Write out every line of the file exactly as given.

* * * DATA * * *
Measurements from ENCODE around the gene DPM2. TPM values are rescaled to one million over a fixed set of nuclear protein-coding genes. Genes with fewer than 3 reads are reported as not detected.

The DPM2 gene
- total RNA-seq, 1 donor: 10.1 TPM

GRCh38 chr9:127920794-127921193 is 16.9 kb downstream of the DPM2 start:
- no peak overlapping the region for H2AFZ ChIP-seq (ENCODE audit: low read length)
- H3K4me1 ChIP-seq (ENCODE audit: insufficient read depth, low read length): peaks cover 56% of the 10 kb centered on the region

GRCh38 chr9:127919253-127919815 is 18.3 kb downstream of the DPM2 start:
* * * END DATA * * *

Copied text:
Measurements from ENCODE around the gene DPM2. TPM values are rescaled to one million over a fixed set of nuclear protein-coding genes. Genes with fewer than 3 reads are reported as not detected.

The DPM2 gene
- total RNA-seq, 1 donor: 10.1 TPM

GRCh38 chr9:127920794-127921193 is 16.9 kb downstream of the DPM2 start:
- no peak overlapping the region for H2AFZ ChIP-seq (ENCODE audit: low read length)
- H3K4me1 ChIP-seq (ENCODE audit: insufficient read depth, low read length): peaks cover 56% of the 10 kb centered on the region

GRCh38 chr9:127919253-127919815 is 18.3 kb downstream of the DPM2 start: